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This study evaluated mindfulness-based cognitive therapy (MBCT), a group intervention designed to train recovered recurrently depressed patients to disengage from dysphoria-activated depressogenic thinking that may mediate relapse/recurrence. Recovered recurrently depressed patients (n = 145) were randomized to continue with treatment as usual or, in addition, to receive MBCT. Relapse/recurrence to major depression was assessed over a 60-week study period. For patients with 3 or more previous episodes of depression (77% of the sample), MBCT significantly reduced risk of relapse/recurrence. For patients with only 2 previous episodes, MBCT did not reduce relapse/recurrence. MBCT offers a promising cost-efficient psychological approach to preventing relapse/recurrence in recovered recurrently depressed patients.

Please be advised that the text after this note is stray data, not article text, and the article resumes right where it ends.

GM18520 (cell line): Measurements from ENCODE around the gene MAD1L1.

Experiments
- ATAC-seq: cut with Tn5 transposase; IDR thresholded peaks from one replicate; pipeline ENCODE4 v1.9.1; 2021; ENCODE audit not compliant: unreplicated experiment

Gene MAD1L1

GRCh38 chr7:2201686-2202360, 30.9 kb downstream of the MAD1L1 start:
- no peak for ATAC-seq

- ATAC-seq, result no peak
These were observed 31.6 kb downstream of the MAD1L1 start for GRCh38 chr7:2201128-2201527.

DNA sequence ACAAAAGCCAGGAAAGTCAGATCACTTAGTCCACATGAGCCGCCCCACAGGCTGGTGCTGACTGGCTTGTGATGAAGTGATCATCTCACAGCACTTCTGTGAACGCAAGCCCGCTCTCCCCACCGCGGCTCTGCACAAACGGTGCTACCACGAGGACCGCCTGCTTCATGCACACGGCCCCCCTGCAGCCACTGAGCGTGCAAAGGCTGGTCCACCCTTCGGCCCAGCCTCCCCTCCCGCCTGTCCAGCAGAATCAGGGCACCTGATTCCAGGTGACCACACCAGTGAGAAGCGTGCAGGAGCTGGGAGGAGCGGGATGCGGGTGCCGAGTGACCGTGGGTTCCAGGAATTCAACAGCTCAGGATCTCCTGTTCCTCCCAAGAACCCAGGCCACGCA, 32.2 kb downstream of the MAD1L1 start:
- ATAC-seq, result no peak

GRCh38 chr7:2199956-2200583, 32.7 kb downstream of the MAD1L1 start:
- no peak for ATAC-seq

Type

Journal article

Journal

J Consult Clin Psychol

Publication Date

08/2000

Volume

68

Pages

615 - 623

Keywords

Adult, Antidepressive Agents, Cognitive Therapy, Combined Modality Therapy, Depressive Disorder, Major, England, Female, Humans, Male, Middle Aged, Ontario, Outcome Assessment (Health Care), Psychiatric Status Rating Scales, Secondary Prevention, Survival Analysis, Thinking